West virginia hemp license
West Virginia authorized hemp cultivation in 2002. The West Virginia Legislature approved Senate Bill 447 recognizing industrial hemp having no more than 1% THC as an “agricultural crop.” This legislation also establishes licensing procedures to allow local farmers to “plant, grow, harvest, possess, process and sell” hemp commercially.
In 2014, Congress allowed industrial hemp research pilot projects to be established under state departments of agriculture through the 2014 Farm Bill.
In 2017, the West Virginia again Legislature expanded the pilot project to allow cultivation of industrial hemp for commercial purposes.
According to state law, growers are allowed to produce hemp if they are licensed by the West Virginia Commissioner of Agriculture. The state requires separate licenses for cultivation and processing hemp. Each license costs $500 per registration plus $5 per outdoor acres and $3 per 1,000 sq. ft. for indoor.
Application fees are determined by one of the following options:
- First time applicants: $100.00 + $5.00 per acre applied for on the application.
- Renewal application or previous year’s “Full License” holder: $50.00 + $5.00 per acre applied.
Even though West Virginia allows seed and fiber production, almost all the hemp growers are growing plants for CBD extraction.
The Vote Hemp reported that 155 acres of hemp were grown in West Virginia in 2018 comparing to 14 acres in 2017.
During the 2019 application period, the WVDA saw a 300 percent increase in applicants versus the previous year. According to the West Virginia Department of Agriculture (WVDA), there are currently 158 registrants and 2,531 registered land areas comparing to 46 licenses and 155 acres in 2018.
During the 2019 application period, West Virginia Hemp Industry saw a 300 percent increase in applicants versus the previous year.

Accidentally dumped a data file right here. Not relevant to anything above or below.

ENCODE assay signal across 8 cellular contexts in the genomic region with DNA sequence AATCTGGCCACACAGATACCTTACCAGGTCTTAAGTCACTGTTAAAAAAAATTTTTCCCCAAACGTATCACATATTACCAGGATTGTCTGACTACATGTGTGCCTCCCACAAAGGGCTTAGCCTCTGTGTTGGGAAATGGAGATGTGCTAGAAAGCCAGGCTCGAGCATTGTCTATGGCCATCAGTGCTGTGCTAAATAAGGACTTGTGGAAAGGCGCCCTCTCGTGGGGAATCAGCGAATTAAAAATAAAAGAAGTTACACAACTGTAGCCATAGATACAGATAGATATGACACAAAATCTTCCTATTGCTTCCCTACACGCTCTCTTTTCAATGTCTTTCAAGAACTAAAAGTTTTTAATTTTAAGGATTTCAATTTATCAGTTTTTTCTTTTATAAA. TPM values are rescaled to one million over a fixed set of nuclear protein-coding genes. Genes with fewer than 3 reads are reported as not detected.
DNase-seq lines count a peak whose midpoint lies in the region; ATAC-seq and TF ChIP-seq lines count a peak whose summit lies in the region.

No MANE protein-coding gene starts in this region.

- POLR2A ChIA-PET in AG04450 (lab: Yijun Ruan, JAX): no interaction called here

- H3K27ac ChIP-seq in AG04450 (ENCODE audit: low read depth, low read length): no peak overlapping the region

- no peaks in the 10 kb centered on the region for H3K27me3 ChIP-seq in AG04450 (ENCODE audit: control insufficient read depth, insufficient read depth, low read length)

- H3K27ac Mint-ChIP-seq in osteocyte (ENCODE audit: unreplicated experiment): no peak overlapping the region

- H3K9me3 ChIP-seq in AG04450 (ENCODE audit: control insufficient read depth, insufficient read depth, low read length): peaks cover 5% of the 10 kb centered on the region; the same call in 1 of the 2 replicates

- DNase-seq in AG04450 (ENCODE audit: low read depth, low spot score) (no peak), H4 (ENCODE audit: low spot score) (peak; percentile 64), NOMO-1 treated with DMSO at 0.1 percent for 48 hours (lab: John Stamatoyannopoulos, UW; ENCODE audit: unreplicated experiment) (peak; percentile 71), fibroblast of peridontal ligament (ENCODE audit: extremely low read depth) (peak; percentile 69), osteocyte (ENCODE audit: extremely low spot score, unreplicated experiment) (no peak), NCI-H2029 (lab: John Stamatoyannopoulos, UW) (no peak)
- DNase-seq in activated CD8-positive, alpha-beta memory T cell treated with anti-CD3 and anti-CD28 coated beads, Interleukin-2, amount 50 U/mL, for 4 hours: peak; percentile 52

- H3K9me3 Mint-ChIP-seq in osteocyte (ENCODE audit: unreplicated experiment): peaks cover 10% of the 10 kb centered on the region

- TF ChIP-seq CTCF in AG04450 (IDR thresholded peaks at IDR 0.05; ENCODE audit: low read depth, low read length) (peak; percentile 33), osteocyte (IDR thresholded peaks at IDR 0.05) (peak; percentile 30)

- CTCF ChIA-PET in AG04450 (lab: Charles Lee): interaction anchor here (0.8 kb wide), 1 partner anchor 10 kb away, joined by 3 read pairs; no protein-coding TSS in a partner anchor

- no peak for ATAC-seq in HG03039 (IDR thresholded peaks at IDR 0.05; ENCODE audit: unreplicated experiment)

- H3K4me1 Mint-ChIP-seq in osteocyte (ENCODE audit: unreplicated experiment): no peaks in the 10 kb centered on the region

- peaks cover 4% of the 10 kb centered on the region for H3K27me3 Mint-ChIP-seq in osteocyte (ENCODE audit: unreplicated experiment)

West Virginia awards licenses to 10 medical marijuana growers
Published October 5, 2020
West Virginia regulators awarded 10 medical cannabis cultivation permits as one of the country’s slowest MMJ programs to launch took a major step toward a possible market start in spring 2021.
The cultivation license award winners included at least three multistate operators – New York-based Columbia Care, Illinois-headquartered Verano Holdings and Massachusetts-based Holistic Industries – as well as a number of out-of-state and West Virginia investors.
Still to be licensed are up to 10 processors and up to 100 dispensaries.
State records show that the MSOs also have applied for processor and dispensary licenses.
Voters legalized medical cannabis in April 2017, but the program has faced bureaucratic snags and opposition by a federal prosecutor.
A state health department official said earlier this year the agency is planning for product to be available in the spring of 2021.
The state has banned smokable flower and edibles, which are the leading sales drivers in other MMJ markets.
The other businesses that won cultivation licenses (with the location of the area code of the primary contact):
- Armory Pharmaceutical, Maryland.
- Blue Ridge Botanicals, Texas.
- Buckhannon Grow, Ohio.
- Harvest Care Medical, Maryland.
- Mountaineer Holding, West Virginia.
- Mountaineer Integrated Care, Pennsylvania.
- Tariff Labs, West Virginia.
West Virginia regulators awarded medical marijuana cultivation licenses to 10 companies, including to at least three multistate operators.